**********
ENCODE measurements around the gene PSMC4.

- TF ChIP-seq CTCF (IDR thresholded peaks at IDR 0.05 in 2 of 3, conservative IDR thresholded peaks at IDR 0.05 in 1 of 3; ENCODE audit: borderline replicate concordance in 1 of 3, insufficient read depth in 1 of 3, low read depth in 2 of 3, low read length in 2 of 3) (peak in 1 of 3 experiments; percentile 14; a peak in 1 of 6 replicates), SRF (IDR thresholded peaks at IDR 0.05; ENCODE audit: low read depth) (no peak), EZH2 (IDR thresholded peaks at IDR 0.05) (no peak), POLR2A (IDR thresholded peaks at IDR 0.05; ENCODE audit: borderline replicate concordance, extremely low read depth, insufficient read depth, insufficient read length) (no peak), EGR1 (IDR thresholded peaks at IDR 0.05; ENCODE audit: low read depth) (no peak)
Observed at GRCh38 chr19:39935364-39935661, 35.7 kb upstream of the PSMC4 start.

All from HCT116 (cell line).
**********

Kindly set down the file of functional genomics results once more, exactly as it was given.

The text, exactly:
ENCODE measurements around the gene PSMC4.

- TF ChIP-seq CTCF (IDR thresholded peaks at IDR 0.05 in 2 of 3, conservative IDR thresholded peaks at IDR 0.05 in 1 of 3; ENCODE audit: borderline replicate concordance in 1 of 3, insufficient read depth in 1 of 3, low read depth in 2 of 3, low read length in 2 of 3) (peak in 1 of 3 experiments; percentile 14; a peak in 1 of 6 replicates), SRF (IDR thresholded peaks at IDR 0.05; ENCODE audit: low read depth) (no peak), EZH2 (IDR thresholded peaks at IDR 0.05) (no peak), POLR2A (IDR thresholded peaks at IDR 0.05; ENCODE audit: borderline replicate concordance, extremely low read depth, insufficient read depth, insufficient read length) (no peak), EGR1 (IDR thresholded peaks at IDR 0.05; ENCODE audit: low read depth) (no peak)
Observed at GRCh38 chr19:39935364-39935661, 35.7 kb upstream of the PSMC4 start.

All from HCT116 (cell line).